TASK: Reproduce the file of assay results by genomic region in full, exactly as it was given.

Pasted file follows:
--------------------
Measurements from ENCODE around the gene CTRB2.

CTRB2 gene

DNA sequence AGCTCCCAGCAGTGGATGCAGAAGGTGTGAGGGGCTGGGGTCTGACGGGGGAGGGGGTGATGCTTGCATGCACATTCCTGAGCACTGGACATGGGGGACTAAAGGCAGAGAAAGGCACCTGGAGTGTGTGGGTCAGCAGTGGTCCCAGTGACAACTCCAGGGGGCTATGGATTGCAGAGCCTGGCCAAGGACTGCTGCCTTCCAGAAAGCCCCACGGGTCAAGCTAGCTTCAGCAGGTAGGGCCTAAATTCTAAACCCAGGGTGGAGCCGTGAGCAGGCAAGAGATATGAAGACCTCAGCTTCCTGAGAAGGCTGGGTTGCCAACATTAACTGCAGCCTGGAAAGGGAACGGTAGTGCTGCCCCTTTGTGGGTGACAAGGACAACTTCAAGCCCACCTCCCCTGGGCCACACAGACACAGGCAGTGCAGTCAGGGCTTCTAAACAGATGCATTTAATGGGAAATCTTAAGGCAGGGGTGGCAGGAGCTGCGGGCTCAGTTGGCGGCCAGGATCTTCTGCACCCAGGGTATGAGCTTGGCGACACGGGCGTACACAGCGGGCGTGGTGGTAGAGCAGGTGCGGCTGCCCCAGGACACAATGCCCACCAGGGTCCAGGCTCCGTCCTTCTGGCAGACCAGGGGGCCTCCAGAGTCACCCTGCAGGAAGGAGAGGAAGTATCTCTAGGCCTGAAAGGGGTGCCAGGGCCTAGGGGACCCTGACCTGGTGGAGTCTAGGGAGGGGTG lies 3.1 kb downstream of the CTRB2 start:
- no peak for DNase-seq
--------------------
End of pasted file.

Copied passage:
Measurements from ENCODE around the gene CTRB2.

CTRB2 gene

DNA sequence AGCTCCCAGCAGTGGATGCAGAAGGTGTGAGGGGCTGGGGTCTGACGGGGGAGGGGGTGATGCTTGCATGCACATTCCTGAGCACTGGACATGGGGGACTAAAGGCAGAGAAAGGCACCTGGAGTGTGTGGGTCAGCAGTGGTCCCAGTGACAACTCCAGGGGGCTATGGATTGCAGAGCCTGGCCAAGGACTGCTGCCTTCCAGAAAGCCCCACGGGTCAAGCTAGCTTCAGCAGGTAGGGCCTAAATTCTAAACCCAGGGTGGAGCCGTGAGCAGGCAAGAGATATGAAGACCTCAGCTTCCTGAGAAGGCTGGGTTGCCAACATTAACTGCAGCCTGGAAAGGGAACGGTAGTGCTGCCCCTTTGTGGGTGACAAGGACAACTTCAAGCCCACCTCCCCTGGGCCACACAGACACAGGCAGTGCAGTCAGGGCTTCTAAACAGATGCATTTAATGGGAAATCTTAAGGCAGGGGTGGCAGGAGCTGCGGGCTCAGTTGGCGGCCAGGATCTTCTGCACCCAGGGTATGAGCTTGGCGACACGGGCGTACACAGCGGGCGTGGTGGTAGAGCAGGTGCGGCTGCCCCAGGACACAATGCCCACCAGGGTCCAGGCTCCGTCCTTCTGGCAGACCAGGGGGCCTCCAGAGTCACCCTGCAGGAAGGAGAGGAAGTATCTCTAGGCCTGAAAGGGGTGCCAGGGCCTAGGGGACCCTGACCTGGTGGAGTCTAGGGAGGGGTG lies 3.1 kb downstream of the CTRB2 start:
- no peak for DNase-seq